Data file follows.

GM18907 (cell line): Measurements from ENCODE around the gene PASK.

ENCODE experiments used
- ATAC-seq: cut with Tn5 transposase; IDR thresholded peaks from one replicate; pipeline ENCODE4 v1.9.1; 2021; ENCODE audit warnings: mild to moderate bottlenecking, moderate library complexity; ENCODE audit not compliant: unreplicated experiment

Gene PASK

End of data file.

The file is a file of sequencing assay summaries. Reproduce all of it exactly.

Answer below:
GM18907 (cell line): Measurements from ENCODE around the gene PASK.

ENCODE experiments used
- ATAC-seq: cut with Tn5 transposase; IDR thresholded peaks from one replicate; pipeline ENCODE4 v1.9.1; 2021; ENCODE audit warnings: mild to moderate bottlenecking, moderate library complexity; ENCODE audit not compliant: unreplicated experiment

Gene PASK